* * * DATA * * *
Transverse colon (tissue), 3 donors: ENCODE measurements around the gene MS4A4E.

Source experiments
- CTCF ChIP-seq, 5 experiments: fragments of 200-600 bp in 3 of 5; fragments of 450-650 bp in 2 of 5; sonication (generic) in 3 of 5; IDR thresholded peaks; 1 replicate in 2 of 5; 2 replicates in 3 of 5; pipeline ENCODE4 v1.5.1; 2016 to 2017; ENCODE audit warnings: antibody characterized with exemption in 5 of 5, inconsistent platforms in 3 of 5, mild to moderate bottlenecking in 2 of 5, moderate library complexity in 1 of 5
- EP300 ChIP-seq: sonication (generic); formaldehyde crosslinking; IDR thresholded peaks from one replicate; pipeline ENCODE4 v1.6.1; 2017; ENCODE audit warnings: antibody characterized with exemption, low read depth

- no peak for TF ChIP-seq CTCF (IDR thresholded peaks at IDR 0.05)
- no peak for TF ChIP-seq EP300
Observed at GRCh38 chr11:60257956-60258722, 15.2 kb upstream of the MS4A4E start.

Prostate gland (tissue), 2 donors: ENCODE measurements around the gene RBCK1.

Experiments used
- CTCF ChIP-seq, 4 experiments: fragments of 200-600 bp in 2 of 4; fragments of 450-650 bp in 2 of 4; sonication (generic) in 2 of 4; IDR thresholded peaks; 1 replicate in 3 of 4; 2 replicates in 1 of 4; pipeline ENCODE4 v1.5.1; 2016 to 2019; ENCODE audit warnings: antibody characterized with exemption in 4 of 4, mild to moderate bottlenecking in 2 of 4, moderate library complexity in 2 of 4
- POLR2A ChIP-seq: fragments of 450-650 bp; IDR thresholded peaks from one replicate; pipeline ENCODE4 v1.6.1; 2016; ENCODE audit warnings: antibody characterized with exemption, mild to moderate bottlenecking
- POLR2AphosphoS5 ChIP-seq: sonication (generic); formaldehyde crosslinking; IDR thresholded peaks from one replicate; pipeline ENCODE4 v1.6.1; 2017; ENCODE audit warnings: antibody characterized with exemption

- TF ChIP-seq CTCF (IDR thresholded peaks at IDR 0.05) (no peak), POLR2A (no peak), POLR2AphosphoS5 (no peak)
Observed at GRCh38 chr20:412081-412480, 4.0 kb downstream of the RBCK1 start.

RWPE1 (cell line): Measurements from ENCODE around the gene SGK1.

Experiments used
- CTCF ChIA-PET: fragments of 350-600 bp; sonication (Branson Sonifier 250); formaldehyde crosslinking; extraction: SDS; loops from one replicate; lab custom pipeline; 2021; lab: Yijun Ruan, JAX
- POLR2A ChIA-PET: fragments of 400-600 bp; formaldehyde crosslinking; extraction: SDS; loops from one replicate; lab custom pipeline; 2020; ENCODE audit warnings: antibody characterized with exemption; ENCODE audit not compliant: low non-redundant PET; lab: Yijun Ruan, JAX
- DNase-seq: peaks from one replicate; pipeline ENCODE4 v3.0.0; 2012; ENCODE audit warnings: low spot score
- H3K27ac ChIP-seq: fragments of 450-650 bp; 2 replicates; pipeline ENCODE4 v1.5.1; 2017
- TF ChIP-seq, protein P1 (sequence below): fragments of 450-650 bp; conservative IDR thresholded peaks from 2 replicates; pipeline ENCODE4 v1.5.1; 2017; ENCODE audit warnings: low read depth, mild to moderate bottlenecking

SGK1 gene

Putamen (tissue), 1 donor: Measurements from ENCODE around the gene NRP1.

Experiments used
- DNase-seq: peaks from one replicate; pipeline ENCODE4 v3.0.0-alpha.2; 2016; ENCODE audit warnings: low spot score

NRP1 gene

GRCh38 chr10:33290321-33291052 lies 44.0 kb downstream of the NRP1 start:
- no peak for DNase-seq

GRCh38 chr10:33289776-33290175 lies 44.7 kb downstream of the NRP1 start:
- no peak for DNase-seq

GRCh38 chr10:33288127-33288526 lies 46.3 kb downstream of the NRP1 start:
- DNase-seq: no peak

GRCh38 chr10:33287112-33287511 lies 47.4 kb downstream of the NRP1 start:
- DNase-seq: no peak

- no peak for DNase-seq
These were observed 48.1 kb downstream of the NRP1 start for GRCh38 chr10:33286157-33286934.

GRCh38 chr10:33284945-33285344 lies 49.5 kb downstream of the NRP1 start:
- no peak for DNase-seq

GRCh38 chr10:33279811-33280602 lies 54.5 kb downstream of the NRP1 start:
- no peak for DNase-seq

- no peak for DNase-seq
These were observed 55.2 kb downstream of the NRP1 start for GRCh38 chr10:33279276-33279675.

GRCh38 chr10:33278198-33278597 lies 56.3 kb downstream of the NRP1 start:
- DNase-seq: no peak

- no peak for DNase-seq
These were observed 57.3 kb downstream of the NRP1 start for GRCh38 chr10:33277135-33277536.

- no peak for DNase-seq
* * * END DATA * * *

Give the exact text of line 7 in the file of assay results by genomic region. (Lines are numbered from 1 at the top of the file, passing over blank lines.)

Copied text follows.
Observed at GRCh38 chr11:60257956-60258722, 15.2 kb upstream of the MS4A4E start.